And yet, they will play host to the Classic. Why is that? Well, because they always know how to make things fun and interesting. Their games keep fans on the edge of their seats as the Stars weave an intricate and enticing story on the ice.
At the moment, Dallas sits in control of the first wild card spot with 52 points and is in position to make a playoff push this year. That obviously comes with more grit and energy as well as a few potential tweaks to the lineup, but the opportunity is there.
And if they do punch their ticket to the postseason, there’s a good chance that the Stars and Predators could meet up in the first or second round. Considering these two teams have been quietly attempting to build a rivalry with each other since divisional realignment in 2013, a playoff series would only add another powder keg to the mixture.
The 2020 Winter Classic is a chance for two star-studded rosters to go at it with each other. Some of the most well-known players in the sport, including Jamie Benn, Tyler Seguin, John Klingberg, Filip Forsberg, P.K. Subban, and Pekka Rinne, will get a chance to go toe-to-toe on one of the NHL’s biggest stages.
It’s also an opportunity to capitalize on building the non-traditional markets. Considering the game features two southern teams, there’s plenty of potential themes to build on in order to generate interest. Barbecue, country music, the Texas State Fairgrounds, one of the most iconic football (which is very much a southern-tied sport) stadiums in the world, New Year’s Eve and New Year’s Day in DFW. The opportunities are endless.
Two dedicated fan bases will have the chance to show off their fandom to the hockey world. When coming from a non-traditional market, it’s fair to say that there are very few fair-weathered fans in either organization. In order to be a Stars or Predators fan, there’s a need for heavy investment. While you might meet a handful of Blackhawks or Red Wings fans that know little to nothing about their “home team,” most Stars and Predators fans will probably be pretty knowledgeable.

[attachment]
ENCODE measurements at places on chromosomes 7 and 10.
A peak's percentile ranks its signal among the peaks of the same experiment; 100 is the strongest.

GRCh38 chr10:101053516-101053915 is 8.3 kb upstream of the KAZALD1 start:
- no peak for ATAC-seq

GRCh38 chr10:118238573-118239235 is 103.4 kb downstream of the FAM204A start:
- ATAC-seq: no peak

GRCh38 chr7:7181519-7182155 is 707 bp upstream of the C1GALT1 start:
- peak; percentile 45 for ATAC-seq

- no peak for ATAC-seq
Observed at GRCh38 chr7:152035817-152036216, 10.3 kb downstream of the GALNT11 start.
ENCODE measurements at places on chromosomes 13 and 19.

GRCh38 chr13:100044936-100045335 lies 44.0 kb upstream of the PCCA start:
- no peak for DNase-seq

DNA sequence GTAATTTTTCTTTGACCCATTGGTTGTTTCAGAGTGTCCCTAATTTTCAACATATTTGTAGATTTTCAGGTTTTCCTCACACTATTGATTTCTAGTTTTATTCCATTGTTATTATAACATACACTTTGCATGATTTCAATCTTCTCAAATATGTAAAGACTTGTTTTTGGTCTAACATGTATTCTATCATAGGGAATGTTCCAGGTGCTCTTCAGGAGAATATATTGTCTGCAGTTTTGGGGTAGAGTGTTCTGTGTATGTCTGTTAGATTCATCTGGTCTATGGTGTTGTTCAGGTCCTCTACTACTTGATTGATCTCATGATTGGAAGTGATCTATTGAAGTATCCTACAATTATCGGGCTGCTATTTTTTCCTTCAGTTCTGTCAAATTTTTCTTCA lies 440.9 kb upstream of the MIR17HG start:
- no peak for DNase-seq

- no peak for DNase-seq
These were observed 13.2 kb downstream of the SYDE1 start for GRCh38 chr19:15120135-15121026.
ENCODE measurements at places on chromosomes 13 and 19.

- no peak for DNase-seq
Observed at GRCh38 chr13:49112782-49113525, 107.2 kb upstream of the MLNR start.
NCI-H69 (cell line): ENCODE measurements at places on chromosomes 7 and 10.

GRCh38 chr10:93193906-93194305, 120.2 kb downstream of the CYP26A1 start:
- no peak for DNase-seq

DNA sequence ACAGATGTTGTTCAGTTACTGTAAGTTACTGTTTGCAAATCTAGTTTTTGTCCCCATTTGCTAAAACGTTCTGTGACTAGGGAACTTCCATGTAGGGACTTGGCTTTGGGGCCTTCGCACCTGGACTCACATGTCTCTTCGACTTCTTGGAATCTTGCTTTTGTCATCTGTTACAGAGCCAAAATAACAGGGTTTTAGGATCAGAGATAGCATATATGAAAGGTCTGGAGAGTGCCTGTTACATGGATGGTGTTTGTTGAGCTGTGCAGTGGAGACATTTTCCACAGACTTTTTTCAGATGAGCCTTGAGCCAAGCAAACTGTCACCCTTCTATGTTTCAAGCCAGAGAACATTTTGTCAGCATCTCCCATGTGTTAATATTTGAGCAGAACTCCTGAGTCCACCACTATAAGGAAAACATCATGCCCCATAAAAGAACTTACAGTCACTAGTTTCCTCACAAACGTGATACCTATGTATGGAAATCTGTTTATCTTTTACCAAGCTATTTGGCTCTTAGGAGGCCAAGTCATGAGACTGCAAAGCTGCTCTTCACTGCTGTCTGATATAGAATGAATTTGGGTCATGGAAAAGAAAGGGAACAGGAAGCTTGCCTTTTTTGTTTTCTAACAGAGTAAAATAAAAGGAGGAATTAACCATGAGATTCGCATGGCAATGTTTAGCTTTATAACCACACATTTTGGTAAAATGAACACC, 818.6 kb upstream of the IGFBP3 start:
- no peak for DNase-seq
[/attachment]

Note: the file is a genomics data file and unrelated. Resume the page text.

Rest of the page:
This matchup also centers around one of the more evenly-matched Central division rivalries currently brewing. Since the NHL realigned in the summer of 2013 and the Stars and Predators were pitted against each other in the Central, it’s been a fairly even bout.
The Dallas Stars own a 13-11-2 against the Nashville Predators since the 2013-14 season. On the flip side, the Predators are 13-9-4 against the Stars. Since 2013-14, the Predators have outscored the Stars 78-76 in 26 games against each other. Those are narrow margins across the table.
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The 2020 Winter Classic will give Stars fans a chance to put on a grand show for the hockey world as everyone takes it in on NBC. Predators fans are close enough to where making a New Year’s trip won’t be considered a hassle. And when the result is a chance to watch your favorite hockey team play in their first-ever outdoor game on a massive league stage in a historic football stadium, the trip seems entirely more worth it. It’s hard putting a price on that kind of experience.
And that’s what the Dallas Stars and the NHL are tasked with doing: creating an experience like no other. Hockey fans have become bored with the Original Six look that the Winter Classic has encompassed over the past decade and want a change. The TV rating hit a 2.5 during the 2014 Winter Classic but has since dropped to a 1.9. The 2020 Winter Classic can help in bringing that line back up if they do it the right way. What is that correct way? That’s anyone’s guess.
But the hockey world is definitely intrigued by this selection. As the NHL continues attempting to branch out and try new things with less-exposed teams, the Dallas Stars have slid into the forefront.
New Year’s Day 2020. It’s a chance for a Central division rivalry that could become stronger to play out on a grand stage. Hockey’s humble beginnings meets a historic college football landmark. Two southern teams battling it out for supremacy with their fan bases having the opportunity to show up in large numbers.
The stage is set for a great lineup of festivities. But for the NHL, they chose the correct opponent. This could very well be one of the most entertaining Winter Classic games in recent memory.
That will require a good amount from the Dallas Stars, with the first being qualifying for the Stanley Cup Playoffs. It’s still a time of transition in the Stars’ franchise, but there’s also a pressing need to win now.
We’ll see what the next few months hold for both clubs.
But one thing is sure: the NHL is taking a calculated chance that could pay off in a major way.